4. The Frick Collection
When Pittsburgh industrialist Henry Clay Frick moved to New York City in 1905, he initially rented one of the Triple Palaces built by Henry Vanderbilt, but when his partner-turned-rival Andrew Carnegie built a fabulous mansion on Fifth Avenue (now the Cooper-Hewitt Smithsonian Design Museum), Frick was determined to one up him. He hunted for the most prominent location on Millionaires Row and hired Thomas Carrère of Carrère and Hastings to build him a grand mansion inspired by Parisian hôtel particuliers, which he would fill with his art collection — one of the finest in the world.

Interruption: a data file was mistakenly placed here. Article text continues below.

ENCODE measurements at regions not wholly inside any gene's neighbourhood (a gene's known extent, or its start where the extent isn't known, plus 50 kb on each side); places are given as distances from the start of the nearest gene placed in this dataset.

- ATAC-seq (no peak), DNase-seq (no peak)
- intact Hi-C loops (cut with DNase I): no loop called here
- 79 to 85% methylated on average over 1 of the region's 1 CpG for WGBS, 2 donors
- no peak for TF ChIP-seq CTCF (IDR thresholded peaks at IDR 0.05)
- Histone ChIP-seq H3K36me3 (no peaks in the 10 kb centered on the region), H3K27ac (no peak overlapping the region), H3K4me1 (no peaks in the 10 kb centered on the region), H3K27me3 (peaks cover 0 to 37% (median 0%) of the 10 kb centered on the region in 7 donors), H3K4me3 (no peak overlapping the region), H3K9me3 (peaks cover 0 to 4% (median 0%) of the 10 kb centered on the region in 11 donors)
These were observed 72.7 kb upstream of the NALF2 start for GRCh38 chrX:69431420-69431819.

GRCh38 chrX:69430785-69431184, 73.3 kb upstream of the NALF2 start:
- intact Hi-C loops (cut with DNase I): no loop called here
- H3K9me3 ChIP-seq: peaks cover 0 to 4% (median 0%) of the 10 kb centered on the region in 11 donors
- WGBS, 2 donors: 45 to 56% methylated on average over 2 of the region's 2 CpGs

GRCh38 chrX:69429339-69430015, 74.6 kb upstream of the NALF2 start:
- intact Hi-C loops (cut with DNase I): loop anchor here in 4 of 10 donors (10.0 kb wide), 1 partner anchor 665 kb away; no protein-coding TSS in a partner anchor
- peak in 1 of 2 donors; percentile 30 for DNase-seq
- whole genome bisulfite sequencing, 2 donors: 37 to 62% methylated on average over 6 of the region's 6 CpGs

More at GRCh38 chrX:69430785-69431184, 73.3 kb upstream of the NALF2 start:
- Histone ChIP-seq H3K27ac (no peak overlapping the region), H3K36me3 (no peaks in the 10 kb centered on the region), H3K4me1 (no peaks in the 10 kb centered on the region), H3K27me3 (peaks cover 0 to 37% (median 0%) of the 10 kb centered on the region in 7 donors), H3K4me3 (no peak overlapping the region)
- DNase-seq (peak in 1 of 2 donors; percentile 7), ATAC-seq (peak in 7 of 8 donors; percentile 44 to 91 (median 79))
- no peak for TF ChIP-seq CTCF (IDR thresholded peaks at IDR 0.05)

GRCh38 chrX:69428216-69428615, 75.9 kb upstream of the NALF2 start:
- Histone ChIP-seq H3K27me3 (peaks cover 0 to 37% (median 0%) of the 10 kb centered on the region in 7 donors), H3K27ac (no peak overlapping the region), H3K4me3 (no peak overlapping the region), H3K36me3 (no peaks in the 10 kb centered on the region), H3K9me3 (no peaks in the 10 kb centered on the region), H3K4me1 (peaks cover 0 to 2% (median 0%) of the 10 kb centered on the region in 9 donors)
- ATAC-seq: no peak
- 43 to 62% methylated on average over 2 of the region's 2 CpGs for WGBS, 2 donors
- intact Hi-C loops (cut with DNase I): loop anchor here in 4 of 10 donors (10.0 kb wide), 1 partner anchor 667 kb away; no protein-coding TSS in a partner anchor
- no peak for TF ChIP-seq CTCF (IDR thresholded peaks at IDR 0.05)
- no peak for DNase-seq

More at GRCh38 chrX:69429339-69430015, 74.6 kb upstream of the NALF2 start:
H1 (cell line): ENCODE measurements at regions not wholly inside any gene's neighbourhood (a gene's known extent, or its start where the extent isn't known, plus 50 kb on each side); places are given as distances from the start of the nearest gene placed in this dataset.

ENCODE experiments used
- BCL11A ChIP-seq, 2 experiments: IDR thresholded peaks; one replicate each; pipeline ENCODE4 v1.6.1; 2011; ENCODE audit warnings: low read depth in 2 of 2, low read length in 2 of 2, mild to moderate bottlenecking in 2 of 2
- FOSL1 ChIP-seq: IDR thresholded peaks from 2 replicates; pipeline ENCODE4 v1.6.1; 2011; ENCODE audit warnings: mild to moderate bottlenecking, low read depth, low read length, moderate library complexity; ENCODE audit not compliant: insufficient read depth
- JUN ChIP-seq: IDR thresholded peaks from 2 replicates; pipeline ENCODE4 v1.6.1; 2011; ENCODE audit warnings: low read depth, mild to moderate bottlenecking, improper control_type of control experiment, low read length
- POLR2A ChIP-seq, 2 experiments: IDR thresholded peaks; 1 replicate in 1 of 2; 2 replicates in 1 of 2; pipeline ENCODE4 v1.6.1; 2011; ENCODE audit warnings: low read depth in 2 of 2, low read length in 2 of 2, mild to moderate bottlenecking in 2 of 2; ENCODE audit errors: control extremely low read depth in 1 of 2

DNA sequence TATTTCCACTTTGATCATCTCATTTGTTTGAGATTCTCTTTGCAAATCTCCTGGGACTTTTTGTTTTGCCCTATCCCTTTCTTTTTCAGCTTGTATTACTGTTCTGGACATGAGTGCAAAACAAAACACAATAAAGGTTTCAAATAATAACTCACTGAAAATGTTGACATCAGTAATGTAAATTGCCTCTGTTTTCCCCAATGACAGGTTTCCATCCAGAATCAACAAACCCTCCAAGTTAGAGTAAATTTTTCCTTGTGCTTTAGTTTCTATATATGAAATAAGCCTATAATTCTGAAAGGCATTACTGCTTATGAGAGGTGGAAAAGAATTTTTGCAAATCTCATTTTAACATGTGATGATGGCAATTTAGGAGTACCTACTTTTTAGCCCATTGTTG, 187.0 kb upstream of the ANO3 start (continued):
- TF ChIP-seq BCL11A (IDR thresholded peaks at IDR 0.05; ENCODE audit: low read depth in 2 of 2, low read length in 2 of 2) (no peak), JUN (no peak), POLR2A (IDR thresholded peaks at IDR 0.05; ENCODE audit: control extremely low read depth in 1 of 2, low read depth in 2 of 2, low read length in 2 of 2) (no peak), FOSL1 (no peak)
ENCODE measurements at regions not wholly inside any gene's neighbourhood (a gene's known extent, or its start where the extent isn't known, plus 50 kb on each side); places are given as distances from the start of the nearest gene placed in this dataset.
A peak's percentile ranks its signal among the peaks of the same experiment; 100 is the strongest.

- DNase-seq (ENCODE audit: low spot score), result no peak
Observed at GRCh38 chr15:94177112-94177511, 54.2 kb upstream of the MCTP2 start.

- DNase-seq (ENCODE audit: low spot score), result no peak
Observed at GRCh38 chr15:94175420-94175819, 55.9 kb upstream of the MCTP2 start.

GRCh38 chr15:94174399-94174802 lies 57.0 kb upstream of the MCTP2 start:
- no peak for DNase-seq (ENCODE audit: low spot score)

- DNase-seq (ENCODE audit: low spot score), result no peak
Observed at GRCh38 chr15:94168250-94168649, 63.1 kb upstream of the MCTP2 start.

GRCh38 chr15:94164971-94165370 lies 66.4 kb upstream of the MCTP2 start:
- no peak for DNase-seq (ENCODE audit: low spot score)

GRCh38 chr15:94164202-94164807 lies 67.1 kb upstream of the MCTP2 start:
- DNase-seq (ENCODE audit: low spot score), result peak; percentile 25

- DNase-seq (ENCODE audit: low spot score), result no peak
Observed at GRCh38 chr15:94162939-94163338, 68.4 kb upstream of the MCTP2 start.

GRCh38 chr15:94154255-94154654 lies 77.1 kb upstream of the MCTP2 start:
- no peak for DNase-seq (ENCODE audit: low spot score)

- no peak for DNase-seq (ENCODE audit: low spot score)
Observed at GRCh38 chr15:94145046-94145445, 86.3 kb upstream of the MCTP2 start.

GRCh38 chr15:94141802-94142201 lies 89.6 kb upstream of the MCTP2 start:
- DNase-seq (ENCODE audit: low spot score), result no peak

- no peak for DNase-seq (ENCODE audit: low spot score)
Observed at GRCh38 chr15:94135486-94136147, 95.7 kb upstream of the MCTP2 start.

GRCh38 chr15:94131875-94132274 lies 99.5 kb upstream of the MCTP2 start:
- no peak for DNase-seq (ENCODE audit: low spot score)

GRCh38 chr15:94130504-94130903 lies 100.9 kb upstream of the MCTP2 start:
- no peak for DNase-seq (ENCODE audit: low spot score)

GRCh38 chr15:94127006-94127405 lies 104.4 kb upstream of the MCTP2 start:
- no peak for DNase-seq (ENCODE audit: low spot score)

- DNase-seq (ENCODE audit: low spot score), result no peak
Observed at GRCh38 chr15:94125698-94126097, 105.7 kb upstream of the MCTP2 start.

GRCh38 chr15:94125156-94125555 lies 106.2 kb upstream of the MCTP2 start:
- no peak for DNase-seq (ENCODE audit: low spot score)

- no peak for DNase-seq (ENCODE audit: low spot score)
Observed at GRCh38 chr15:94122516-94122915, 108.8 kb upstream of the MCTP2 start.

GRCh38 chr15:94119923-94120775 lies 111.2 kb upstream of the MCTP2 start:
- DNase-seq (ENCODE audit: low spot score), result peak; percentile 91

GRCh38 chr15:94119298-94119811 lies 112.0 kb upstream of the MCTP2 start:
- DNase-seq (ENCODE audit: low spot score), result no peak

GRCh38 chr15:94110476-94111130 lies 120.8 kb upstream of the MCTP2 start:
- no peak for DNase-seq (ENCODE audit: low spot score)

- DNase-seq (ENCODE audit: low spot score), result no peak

Carrère drew inspiration from the Hôtel de Soubise in Paris and created a dramatic layout of rooms with enfilades leading to the garden, the courtyard, or a particular work of art. Frick then hired British decorator Sir Charles Carrick Allom to design the interiors, which feature paneled walls, cornices, and grand fireplaces. He created a whole room dedicated to Fragonard, filled with 14 panels that the artist had painted for Madame du Barry, Louis XV’s mistress. Frick bequeathed the mansion and his incredible collection to the city upon his death and to this day it’s one of New York’s finest art museums as well as one of the city’s most impressive Beaux-Arts buildings.